"With the exception of some relatively superficial information on the Department of Foreign Affairs and Trade website, it is difficult to know the detail of what is being negotiated in our national interest," Mr Clark said.

"There is little academic study of the technical components of what is being negotiated, nor study of the outcomes of past negotiations to ensure the intended goals were achieved."

Despite strong representations from the chamber and the Productivity Commission, no arm's-length study had been conducted of the cost and benefits of the agreement from an Australian perspective.

The best the inquiry could do was hold hearings and undertake a popularity contest that would "ultimately divide along party lines", Mr Clark said.

The ACCI was forced to support the implementation legislation because all that it did was reduce tariffs, as the rest of the deal didn't require enabling legislation.

But the chamber wanted the inquiry to note that the deal would "further complicate compliance and costs for business" and had not been subjected to an independent Australian economic analysis.

It should also be concerned about the potential for "regulatory chill" from the clauses that would prevent further liberalisation of Australia's intellectual property and labour laws after it had been ratified.

Although both US presidential candidates opposed the deal, President Barack Obama was considering putting it to Congress in the so-called lame duck period between the presidential election in November and the swearing-in of the new president in February.

He might seek to take advantage of provisions that gave the United States the ability to change aspects of the deal after it had been signed, as it did with the Australia-US free trade agreement in 2005.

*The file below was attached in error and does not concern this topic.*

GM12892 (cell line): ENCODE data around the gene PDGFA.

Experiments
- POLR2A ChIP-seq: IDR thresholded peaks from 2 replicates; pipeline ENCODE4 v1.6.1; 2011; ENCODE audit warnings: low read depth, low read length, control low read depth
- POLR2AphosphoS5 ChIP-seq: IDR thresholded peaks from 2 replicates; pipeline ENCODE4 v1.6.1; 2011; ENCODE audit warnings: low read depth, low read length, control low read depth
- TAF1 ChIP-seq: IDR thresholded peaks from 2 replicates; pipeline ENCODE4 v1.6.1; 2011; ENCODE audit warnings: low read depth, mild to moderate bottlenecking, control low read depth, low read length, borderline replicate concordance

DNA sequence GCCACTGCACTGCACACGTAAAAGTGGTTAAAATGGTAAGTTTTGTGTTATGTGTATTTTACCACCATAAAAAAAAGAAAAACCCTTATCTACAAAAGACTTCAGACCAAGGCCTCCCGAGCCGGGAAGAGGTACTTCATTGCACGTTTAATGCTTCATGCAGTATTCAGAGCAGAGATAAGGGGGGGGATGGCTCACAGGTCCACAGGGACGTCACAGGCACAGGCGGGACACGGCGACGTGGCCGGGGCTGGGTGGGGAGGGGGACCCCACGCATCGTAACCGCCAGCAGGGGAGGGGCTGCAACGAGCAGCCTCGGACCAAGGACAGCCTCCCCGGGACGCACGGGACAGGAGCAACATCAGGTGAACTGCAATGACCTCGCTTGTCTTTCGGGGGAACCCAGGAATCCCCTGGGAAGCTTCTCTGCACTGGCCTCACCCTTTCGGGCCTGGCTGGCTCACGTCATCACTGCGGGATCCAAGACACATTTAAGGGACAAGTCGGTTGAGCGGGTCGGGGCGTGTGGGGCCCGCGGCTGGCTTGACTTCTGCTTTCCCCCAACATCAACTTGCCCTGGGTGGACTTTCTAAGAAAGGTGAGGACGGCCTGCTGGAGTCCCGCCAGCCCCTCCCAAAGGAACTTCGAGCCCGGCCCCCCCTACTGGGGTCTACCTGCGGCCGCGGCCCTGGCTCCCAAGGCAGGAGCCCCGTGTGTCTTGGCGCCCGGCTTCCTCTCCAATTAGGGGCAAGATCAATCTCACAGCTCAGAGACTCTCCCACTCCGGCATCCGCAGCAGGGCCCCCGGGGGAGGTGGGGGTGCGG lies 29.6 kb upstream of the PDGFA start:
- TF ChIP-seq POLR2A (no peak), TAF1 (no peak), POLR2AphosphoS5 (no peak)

In The Age and Sydney Morning Herald
Read more >>

Thursday, October 13, 2016

Driving without lights: ABS prepares to cut critical surveys

A decade ago in the lead-up to the global financial crisis, the Bureau of Statistics dimmed the lights. It suspended its job vacancies survey and slashed its employment survey by a quarter.

When the crisis hit, the new treasurer, Wayne Swan, was in the dark. Without the job vacancies data, he didn't have a check on employment data that had itself become erratic and unreliable at the local level. He and the Reserve Bank had little idea how things were panning out across the country.

The Bureau eventually got extra funds and restored the surveys (after the worst of the crisis had passed), but more recently it has been cut and cut again.

Labor cut $10 million on the way out in 2013 and the Coalition cut $68 million on the way in in 2014. So hard up was it before it got a reprieve in the lead-up to this year's census that it asked the government for permission to abandon it so it could use the funds to fix its antiquated computer systems. In 10 years its workforce has shrunk by one sixth.